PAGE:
Six cities at the forefront of urban transformation

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Times are changing in the global urban hierarchy. We explore six European cities at the forefront of urban transformation.


Six cities at the forefront of urban transformation
Smaller cities, such as Dublin and Frankfurt, are now competing with the traditional economic heavyweights. According to JLL these so-called ‘New World Cities’ are typically mid-sized, they have strong technology credentials, are highly liveable with favourable infrastructure. With smart, sustainable and resilient urban growth models, these six cities attract talent, businesses and a disproportionate share of global real estate investment.

With a young and highly educated workforce and world-leading clusters in high technology industries, Oslo is a small but highly sought-after market. Oslo’s housing market grew at a whopping 23.3 percent in 2016, while its recent airport expansion achieved the world’s first BREEAM ‘Excellent’ sustainability rating for an airport building. With its impressive sustainability record, Oslo is a finalist for becoming the European Green Capital 2019.

Basking in Bavaria’s favourable business and political landscape, Munich boasts an unmatched combination of industry, universities, and technical expertise. It is Europe’s hub for the so-called “Internet of Things”, hosting among others the global headquarters for IBM Watson IoT, Volkswagen’s first Data Lab, and the EMEA headquarters of Japan’s Kii – a leading IoT cloud platform provider. And, for the cherry on the cake, Munich comes fourth in Mercer’s 2017 Quality of Living rankings.

Edinburgh is an established hotspot for overseas investors. It has earned the title of the UK’s most educated city, with around 55 percent of the population holding a university degree or equivalent. It has also been named as the best city in the UK to launch a start-up, and is one of the world’s most reputable cities, ahead of the likes of Paris, London and New York, according to the Reputation Institute.

At seventh place in Mercer’s 2017 Quality of Living rankings, Frankfurt is a great place to live, with good education, thriving industry, and great transport links. Apart from its home-grown banks, Frankfurt is home to outposts from a throng of international big hitters, including JP Morgan, Goldman Sachs and Citigroup – and is expected to become London’s economic gateway to the European Union following Brexit.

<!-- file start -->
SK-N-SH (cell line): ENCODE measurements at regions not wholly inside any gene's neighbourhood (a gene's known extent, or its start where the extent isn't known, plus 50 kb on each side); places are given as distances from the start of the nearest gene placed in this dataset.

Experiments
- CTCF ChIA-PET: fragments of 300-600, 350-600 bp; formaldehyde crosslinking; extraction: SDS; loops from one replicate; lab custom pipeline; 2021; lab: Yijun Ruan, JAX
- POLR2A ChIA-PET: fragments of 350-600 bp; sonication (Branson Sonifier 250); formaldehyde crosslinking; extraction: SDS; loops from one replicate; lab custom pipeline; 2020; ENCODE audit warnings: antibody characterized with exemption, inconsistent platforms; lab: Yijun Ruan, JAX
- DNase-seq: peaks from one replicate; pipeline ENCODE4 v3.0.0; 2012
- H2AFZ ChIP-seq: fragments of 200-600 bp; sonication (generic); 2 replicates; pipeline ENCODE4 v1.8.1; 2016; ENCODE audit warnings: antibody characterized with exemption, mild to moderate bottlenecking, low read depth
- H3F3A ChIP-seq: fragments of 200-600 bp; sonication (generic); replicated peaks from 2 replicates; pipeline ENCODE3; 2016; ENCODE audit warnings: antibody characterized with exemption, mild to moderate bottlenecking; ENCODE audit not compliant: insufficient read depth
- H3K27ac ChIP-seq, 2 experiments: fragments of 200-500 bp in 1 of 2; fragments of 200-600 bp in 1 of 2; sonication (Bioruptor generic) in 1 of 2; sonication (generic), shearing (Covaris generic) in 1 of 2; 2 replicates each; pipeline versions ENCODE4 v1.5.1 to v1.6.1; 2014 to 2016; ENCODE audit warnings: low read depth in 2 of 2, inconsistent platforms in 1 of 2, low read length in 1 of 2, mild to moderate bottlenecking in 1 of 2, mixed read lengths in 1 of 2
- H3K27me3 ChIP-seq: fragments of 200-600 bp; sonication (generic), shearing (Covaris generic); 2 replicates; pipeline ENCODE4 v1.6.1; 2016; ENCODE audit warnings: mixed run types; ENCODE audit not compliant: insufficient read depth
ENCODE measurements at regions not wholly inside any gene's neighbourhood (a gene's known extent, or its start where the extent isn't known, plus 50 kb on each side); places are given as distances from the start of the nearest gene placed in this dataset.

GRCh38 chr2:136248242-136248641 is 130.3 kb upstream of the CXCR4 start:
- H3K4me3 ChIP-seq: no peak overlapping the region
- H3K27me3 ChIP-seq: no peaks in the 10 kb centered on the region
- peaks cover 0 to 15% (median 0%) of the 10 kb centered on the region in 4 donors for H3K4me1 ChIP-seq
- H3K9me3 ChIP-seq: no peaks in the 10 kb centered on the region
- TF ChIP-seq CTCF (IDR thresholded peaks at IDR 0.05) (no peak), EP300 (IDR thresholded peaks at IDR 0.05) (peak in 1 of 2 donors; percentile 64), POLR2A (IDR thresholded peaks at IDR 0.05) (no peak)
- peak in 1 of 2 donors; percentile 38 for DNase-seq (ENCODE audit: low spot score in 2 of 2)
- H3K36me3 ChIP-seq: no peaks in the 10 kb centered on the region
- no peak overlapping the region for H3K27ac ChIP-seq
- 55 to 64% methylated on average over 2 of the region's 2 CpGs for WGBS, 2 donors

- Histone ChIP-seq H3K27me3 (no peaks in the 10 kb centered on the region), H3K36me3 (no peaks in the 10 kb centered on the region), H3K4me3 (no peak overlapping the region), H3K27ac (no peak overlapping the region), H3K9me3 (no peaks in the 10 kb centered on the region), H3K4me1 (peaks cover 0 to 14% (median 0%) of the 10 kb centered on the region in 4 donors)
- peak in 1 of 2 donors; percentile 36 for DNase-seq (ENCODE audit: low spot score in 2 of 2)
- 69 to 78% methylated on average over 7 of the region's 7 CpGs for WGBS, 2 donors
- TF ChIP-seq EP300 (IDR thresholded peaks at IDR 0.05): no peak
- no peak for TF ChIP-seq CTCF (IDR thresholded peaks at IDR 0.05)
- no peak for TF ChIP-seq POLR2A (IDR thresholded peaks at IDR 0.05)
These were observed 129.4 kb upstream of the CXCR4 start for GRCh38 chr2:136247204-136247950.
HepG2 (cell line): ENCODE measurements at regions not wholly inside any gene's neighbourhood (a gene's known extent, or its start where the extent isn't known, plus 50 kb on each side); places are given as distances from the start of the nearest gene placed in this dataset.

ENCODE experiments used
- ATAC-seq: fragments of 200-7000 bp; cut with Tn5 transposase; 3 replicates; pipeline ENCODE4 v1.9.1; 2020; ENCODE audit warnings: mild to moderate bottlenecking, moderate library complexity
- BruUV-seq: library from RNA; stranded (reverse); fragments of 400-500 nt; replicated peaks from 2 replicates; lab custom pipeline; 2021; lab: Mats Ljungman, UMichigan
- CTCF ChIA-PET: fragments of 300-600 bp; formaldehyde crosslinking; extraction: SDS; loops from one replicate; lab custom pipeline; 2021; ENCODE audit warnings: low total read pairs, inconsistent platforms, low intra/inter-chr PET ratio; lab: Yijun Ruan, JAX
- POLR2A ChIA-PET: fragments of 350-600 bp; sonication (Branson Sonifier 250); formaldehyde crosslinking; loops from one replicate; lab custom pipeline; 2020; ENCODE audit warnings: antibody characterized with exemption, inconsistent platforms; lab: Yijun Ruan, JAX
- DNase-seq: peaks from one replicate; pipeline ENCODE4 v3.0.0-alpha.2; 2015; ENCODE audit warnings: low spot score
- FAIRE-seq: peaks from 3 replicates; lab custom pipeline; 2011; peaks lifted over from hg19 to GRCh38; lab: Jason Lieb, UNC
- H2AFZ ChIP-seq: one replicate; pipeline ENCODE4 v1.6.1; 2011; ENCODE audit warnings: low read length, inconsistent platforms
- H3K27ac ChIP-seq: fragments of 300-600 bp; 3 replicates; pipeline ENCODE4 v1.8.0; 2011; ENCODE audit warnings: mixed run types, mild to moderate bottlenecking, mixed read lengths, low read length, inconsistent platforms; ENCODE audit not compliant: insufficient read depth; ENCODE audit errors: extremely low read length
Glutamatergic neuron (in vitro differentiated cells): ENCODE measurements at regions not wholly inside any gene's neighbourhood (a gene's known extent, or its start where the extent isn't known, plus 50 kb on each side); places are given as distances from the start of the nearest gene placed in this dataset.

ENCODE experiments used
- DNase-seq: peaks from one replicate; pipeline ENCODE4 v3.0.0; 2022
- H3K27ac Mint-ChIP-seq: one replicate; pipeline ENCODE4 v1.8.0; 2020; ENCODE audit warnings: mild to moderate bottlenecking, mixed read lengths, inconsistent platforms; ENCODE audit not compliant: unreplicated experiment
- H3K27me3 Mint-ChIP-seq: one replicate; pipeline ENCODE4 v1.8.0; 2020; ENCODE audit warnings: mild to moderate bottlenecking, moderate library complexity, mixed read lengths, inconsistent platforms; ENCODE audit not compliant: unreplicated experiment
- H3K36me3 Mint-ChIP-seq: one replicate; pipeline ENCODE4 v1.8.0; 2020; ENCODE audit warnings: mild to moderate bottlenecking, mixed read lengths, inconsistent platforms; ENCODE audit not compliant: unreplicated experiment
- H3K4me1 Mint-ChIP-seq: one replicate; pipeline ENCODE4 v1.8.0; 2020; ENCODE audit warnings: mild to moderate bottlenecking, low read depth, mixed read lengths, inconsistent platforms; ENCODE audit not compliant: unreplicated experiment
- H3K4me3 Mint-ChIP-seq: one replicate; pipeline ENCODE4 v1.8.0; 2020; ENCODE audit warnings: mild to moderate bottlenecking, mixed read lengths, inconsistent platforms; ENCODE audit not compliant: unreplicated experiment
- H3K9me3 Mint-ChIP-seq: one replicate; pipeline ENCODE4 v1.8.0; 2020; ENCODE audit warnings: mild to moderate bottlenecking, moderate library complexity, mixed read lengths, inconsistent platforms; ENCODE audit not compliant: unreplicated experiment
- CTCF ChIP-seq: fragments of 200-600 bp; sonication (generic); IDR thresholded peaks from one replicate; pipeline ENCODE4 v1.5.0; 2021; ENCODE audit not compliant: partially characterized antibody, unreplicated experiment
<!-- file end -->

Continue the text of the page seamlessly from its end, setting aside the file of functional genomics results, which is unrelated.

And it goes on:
A small capital with a huge reputation, Dublin is reputed for its mix of heritage and fun. It is predicted to be a beneficiary of Brexit and is also regularly ranked as one of Europe’s most attractive cities for property development and investment, having generated €4 billion of real estate activity in the 12 months to the end of September 2016.

Denmark’s fair capital city is well known for its quality of life and impressive pool of talent, earning it ninth place in the Mercer Quality of Living Survey. In 2016 it was ranked 10th most reputable city in the world by the City RepTrak® survey, for its economic, political and environmental standing. It has a goal to become CO2 neutral by 2025 – indeed, for a city that established its first car-free zones in the ‘60s, innovative urban planning is par for the course.

With highly skilled talent pools, top-class infrastructure and attractive liveability platforms, we can expect cities like these to become increasingly difficult to overlook.

Article written by Emilija Emma, a consultant within JLL’s Upstream Sustainability Services team.

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